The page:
How To and How Not To Report on Suicide

With the recent deaths by suicide of Kate Spade, Ines Zoreguietta, and Anthony Bourdain, we’ve been shocked at the recent quality of national suicide reports. As we researched these news stories, we were saddened at what little thought and care on what was put into how these articles were written. Most, if not all, of these sites covered the deaths in a way that has PROVEN to increase the number of suicides across the US and world.

Over 50 studies have shown the same results…

 

In this study, suicide reports were analyzed over several countries, different outlets, and languages. Guess what they found? More reporting=more suicide deaths. More reporting on details=more copycat deaths. Even during times when a suicide wasn’t reported because of newspaper strikes, there was a DECREASE in suicide deaths during that time.

Remarkable isn’t it? The power of suicide reports in media coverage? So, don’t we, as fighters for better suicide prevention, want to call these news reports out on the carpet? If they truly care about you and your loved ones, they will follow all of the best practices when it comes to deaths by suicide.

And even for you, too. Even your Instagram and Facebook posts can help or hurt. So, please, consider these best practices when you want to add your voice to the suicide conversation:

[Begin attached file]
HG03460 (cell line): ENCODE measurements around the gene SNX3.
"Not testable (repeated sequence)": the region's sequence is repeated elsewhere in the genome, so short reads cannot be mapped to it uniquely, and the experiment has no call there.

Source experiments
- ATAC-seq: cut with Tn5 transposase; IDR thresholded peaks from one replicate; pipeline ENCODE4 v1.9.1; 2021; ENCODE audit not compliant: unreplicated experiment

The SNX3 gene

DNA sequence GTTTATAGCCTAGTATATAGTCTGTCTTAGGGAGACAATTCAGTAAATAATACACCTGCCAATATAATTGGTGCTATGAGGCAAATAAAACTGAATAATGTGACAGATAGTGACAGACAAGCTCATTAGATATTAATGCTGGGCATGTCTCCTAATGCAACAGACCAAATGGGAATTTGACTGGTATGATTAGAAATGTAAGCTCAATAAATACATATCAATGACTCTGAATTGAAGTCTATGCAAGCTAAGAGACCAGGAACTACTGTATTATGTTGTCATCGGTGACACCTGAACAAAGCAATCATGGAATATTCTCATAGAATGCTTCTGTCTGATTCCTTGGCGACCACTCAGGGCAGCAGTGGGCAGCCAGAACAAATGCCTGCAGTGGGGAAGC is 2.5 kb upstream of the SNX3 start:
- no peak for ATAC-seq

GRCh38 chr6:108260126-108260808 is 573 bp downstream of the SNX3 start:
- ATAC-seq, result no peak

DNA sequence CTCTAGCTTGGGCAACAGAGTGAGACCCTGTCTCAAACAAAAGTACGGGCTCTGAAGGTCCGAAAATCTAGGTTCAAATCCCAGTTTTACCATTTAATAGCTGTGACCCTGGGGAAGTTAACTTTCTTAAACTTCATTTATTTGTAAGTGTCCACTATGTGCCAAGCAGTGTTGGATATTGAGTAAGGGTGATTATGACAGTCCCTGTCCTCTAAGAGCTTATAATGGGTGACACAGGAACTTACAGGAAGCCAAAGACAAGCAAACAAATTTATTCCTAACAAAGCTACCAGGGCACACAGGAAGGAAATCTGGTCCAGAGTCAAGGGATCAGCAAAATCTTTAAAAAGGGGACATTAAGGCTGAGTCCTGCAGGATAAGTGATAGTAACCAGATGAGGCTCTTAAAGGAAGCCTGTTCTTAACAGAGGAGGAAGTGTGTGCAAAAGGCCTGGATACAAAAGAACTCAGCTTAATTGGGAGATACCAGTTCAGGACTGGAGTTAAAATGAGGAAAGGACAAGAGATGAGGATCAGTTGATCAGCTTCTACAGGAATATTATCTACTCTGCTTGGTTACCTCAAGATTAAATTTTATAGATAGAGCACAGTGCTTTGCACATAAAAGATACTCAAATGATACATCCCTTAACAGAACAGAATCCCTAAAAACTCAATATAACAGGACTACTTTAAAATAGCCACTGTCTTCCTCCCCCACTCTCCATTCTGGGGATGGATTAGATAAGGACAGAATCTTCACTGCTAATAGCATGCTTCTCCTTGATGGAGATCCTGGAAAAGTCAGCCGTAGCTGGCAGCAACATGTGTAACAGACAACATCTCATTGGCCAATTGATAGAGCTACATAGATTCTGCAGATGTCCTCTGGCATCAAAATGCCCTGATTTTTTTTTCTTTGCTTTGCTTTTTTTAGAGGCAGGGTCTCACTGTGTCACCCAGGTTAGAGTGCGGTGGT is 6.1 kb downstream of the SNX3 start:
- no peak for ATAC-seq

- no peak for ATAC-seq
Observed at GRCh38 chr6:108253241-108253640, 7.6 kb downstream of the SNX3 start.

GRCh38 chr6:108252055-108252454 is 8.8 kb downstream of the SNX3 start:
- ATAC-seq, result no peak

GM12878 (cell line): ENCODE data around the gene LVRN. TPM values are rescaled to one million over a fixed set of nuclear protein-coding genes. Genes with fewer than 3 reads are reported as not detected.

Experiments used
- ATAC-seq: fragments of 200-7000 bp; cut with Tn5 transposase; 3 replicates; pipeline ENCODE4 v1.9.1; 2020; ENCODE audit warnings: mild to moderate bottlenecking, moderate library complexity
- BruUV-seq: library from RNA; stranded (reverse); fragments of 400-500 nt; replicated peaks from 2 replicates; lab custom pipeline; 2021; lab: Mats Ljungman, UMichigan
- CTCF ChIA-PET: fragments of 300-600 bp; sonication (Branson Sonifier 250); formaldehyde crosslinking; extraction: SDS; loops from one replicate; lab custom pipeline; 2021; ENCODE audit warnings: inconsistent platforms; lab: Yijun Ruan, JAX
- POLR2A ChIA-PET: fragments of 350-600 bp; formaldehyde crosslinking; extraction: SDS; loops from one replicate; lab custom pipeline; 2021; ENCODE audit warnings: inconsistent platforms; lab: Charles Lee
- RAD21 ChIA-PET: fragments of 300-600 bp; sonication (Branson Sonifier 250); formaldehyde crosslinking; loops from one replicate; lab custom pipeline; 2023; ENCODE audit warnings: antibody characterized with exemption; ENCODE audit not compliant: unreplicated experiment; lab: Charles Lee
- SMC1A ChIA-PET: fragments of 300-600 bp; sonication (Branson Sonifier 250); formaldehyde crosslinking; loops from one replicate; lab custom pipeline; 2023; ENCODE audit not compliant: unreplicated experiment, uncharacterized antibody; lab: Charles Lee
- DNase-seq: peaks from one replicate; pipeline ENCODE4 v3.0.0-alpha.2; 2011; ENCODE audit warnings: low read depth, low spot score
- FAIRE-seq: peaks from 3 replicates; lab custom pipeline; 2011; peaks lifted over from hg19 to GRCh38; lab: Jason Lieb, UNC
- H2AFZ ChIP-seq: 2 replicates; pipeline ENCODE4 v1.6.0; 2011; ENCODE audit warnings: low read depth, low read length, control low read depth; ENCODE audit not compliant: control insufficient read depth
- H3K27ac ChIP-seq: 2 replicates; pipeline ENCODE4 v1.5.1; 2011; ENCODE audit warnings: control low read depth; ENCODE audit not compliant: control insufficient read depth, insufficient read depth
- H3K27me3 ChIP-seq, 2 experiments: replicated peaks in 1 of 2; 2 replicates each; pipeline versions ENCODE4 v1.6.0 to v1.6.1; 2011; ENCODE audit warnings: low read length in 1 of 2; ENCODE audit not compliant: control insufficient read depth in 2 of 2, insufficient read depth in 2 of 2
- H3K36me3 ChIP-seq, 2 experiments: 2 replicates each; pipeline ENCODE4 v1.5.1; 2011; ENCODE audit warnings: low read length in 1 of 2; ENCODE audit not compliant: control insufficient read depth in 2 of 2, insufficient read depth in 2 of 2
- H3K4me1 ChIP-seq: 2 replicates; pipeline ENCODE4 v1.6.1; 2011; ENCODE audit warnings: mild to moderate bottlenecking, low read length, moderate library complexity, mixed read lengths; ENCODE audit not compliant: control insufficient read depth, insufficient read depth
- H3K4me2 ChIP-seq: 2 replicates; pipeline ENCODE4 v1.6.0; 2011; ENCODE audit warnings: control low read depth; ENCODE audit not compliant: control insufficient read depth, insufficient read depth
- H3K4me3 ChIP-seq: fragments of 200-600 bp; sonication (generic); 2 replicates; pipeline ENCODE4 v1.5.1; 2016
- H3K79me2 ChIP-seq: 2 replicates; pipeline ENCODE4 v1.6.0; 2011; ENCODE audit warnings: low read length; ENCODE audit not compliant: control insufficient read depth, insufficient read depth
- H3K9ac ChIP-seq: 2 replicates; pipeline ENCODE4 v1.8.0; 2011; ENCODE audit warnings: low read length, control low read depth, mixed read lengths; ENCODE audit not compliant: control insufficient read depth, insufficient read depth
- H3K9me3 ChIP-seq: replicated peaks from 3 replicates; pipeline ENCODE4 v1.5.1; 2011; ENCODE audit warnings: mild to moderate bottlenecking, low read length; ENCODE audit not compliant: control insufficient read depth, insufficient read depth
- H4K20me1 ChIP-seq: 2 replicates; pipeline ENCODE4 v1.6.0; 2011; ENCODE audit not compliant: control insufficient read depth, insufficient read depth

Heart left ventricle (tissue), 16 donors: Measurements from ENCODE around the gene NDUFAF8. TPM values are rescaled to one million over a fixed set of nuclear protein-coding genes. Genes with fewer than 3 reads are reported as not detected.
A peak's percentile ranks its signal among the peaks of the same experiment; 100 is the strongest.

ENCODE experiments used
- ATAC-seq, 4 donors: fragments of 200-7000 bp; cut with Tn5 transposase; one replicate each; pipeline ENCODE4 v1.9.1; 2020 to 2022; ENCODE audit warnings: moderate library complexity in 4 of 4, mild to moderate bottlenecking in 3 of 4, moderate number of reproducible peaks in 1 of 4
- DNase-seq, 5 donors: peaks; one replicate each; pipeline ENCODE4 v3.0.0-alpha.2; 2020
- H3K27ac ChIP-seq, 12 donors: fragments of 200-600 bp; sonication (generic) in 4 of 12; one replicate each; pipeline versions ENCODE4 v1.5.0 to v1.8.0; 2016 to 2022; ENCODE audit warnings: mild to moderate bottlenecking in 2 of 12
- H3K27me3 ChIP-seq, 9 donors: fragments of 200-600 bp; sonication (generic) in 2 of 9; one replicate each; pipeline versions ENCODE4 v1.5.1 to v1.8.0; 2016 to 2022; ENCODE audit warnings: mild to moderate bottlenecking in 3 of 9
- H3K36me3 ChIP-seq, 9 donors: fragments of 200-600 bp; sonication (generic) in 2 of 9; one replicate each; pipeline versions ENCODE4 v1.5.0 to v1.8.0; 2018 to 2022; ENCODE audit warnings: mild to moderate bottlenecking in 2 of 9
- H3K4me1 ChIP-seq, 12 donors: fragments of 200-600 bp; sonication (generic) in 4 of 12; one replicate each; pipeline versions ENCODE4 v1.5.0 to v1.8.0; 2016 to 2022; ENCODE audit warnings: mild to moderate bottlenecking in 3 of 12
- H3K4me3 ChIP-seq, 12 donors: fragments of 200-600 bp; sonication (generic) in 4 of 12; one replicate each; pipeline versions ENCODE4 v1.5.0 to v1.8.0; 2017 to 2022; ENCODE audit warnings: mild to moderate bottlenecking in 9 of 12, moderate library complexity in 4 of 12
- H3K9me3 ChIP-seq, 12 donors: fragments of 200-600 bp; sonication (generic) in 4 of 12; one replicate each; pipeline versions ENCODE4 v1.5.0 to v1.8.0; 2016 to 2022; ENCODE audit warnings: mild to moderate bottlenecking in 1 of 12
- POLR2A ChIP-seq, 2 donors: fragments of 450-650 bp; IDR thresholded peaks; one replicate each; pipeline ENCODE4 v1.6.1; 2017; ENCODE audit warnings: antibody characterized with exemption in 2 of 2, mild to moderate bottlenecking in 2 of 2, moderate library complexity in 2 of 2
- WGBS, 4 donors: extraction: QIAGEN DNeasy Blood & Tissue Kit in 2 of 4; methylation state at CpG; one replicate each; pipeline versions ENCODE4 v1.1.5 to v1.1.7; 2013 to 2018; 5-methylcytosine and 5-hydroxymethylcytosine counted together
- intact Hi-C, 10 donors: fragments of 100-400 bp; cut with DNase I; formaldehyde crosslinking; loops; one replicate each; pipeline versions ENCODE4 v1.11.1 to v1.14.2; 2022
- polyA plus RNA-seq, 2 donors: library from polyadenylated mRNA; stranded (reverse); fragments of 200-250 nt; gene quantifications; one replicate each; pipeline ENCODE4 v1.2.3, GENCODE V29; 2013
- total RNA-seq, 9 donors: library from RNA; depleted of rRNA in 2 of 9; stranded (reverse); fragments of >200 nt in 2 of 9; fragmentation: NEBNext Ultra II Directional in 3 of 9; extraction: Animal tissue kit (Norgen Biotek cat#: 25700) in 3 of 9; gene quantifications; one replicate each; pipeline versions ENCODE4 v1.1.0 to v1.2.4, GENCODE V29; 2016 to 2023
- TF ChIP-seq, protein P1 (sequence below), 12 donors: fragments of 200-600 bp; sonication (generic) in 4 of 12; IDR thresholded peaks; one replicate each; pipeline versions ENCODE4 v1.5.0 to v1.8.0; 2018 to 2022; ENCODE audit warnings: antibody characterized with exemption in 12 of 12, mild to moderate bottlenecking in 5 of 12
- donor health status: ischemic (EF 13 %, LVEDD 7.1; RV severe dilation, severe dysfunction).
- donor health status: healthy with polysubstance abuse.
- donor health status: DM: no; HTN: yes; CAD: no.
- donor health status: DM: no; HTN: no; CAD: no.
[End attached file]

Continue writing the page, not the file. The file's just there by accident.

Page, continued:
Do…

  • …Use the phrase “death by suicide” or “died by suicide” as it is more respectful and unsensationalized
  • …Offer support: PLEASE offer a resource for those who have suicidal thoughts. These are some national resources you can consider:
    • National Suicide Prevention Hotline 1-800-273-8255 
    • Crisis Text Line 741741 
    • Substance Abuse and Mental
    • Health Services Administration (SAMHSA) Helpline: 1-800-662-HELP 
    • Disaster Distress Helpline 1-800-985-5990
    • NAMI Helpline 800-950-NAMI (6264)
    • National Domestic Violence Hotline 800-799-SAFE (7233) 
    • National Sexual Assault Hotline 800-656-HOPE (4673)Check out the local helplines for your state: http://www.sprc.org/states
  • …Include warning signs if possible to help those who aren’t considering suicide but might have friends who are
  • …Use words like “rise of suicide deaths” to focus more on the facts
  • …Encourage others to reach out to you if you are willing to be a helping hand
  • …Report on recovery and hope for a better life, it is possible and there are many options for improved mood, circumstances, and hope

Don’t…

  • …Sensationalize it. Suicide isn’t something that should be reported on as a way to get viewership
  • …Give facts about time, place, and method, this encourages copycat suicide deaths
  • …Use words like “committed suicide” as this adds to the stigma that suicide is a “selfish” act
  • …Analyze the cause of death, suicide is a complicated and incredibly personal thing
  • …Use words like “suicides skyrocket” this is the same as sensationalizing

Honestly, a short condolences post for suicide reports with the National Suicide Prevention Lifeline number is always a good way to go. Or post the National Suicide Prevention Lifeline logo along with your condolences:

 

If you are experiencing suicidal thoughts, there is hope for a better future. Recovery is possible, and you are loved and valued, even when you don’t see it.

Please add your suggestions for best practices, and please share this article to spread the word in order to save lives!

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